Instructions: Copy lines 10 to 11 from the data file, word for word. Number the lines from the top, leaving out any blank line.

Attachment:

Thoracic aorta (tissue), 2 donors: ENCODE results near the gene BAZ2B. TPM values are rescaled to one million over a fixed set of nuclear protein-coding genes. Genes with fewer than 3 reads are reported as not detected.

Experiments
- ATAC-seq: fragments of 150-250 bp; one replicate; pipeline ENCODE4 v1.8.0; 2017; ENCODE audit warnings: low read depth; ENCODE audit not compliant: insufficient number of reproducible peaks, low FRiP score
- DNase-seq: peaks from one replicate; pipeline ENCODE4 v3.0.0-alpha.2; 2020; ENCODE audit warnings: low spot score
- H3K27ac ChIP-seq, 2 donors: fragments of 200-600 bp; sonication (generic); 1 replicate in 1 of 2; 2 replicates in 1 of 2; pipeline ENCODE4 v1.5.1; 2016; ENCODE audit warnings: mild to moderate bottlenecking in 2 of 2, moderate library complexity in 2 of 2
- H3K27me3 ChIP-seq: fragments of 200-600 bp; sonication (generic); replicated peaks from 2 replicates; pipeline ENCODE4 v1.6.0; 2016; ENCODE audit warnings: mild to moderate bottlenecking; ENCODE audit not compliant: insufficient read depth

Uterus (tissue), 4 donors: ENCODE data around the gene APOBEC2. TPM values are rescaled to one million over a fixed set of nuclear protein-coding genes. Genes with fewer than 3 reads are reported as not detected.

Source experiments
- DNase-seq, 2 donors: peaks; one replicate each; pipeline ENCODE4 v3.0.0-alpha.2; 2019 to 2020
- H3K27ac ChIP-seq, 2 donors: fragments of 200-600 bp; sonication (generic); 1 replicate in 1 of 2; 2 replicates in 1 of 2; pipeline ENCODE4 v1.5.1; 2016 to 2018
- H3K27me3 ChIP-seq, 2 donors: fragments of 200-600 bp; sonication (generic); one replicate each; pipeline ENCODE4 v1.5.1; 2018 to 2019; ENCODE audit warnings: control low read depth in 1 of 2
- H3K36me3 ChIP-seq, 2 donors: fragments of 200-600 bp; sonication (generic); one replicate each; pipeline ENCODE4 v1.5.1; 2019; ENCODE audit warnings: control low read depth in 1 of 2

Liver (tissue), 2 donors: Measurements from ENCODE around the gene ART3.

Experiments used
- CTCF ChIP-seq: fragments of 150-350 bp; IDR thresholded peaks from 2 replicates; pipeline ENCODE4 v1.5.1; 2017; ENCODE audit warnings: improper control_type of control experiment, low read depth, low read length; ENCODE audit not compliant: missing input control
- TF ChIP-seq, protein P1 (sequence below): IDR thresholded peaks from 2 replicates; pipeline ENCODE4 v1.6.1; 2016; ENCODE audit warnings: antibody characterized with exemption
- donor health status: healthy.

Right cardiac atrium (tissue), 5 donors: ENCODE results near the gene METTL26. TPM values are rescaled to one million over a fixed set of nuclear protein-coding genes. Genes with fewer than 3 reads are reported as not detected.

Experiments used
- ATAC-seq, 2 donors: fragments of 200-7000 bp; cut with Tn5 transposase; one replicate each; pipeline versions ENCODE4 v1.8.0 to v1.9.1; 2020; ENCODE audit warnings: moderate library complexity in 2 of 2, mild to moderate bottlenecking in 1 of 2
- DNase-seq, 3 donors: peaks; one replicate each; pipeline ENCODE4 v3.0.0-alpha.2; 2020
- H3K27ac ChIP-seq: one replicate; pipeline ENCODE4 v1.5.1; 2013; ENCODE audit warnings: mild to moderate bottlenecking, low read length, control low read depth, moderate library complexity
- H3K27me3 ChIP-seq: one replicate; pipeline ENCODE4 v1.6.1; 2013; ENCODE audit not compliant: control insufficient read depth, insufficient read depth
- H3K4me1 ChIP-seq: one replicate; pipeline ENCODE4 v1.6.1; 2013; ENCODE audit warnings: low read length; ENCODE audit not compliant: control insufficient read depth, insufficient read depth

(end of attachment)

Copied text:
- H3K27ac ChIP-seq, 2 donors: fragments of 200-600 bp; sonication (generic); 1 replicate in 1 of 2; 2 replicates in 1 of 2; pipeline ENCODE4 v1.5.1; 2016 to 2018
- H3K27me3 ChIP-seq, 2 donors: fragments of 200-600 bp; sonication (generic); one replicate each; pipeline ENCODE4 v1.5.1; 2018 to 2019; ENCODE audit warnings: control low read depth in 1 of 2